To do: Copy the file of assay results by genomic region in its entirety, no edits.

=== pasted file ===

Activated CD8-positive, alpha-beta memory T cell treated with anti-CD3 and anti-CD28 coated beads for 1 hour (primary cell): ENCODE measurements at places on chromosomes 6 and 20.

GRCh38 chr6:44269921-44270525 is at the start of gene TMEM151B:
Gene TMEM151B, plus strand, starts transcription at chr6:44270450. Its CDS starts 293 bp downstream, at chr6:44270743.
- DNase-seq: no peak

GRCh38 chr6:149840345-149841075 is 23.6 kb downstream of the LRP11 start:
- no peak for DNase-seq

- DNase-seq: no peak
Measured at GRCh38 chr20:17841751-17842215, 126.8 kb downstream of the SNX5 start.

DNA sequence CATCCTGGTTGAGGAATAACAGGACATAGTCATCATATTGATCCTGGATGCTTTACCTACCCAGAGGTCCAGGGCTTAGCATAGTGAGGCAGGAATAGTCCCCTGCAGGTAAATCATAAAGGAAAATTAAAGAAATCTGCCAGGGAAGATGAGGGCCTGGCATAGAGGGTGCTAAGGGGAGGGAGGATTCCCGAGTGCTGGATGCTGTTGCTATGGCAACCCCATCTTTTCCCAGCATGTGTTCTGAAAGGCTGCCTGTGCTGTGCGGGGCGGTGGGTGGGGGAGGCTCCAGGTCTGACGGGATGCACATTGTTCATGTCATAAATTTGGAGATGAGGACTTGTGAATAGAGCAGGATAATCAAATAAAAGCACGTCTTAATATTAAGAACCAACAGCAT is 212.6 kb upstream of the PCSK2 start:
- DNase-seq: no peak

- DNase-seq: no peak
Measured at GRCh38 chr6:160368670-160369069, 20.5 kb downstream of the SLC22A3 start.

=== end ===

Activated CD8-positive, alpha-beta memory T cell treated with anti-CD3 and anti-CD28 coated beads for 1 hour (primary cell): ENCODE measurements at places on chromosomes 6 and 20.

GRCh38 chr6:44269921-44270525 is at the start of gene TMEM151B:
Gene TMEM151B, plus strand, starts transcription at chr6:44270450. Its CDS starts 293 bp downstream, at chr6:44270743.
- DNase-seq: no peak

GRCh38 chr6:149840345-149841075 is 23.6 kb downstream of the LRP11 start:
- no peak for DNase-seq

- DNase-seq: no peak
Measured at GRCh38 chr20:17841751-17842215, 126.8 kb downstream of the SNX5 start.

DNA sequence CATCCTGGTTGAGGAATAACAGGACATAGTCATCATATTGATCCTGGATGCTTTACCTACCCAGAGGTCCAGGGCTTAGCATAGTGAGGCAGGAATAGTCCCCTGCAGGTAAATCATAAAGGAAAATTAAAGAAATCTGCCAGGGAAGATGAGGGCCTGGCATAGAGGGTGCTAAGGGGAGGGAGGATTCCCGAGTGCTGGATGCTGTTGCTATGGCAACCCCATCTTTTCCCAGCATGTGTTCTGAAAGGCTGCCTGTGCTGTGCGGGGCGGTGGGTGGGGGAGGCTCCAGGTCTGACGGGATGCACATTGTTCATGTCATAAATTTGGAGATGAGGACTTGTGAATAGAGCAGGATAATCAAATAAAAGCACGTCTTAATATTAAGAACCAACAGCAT is 212.6 kb upstream of the PCSK2 start:
- DNase-seq: no peak

- DNase-seq: no peak
Measured at GRCh38 chr6:160368670-160369069, 20.5 kb downstream of the SLC22A3 start.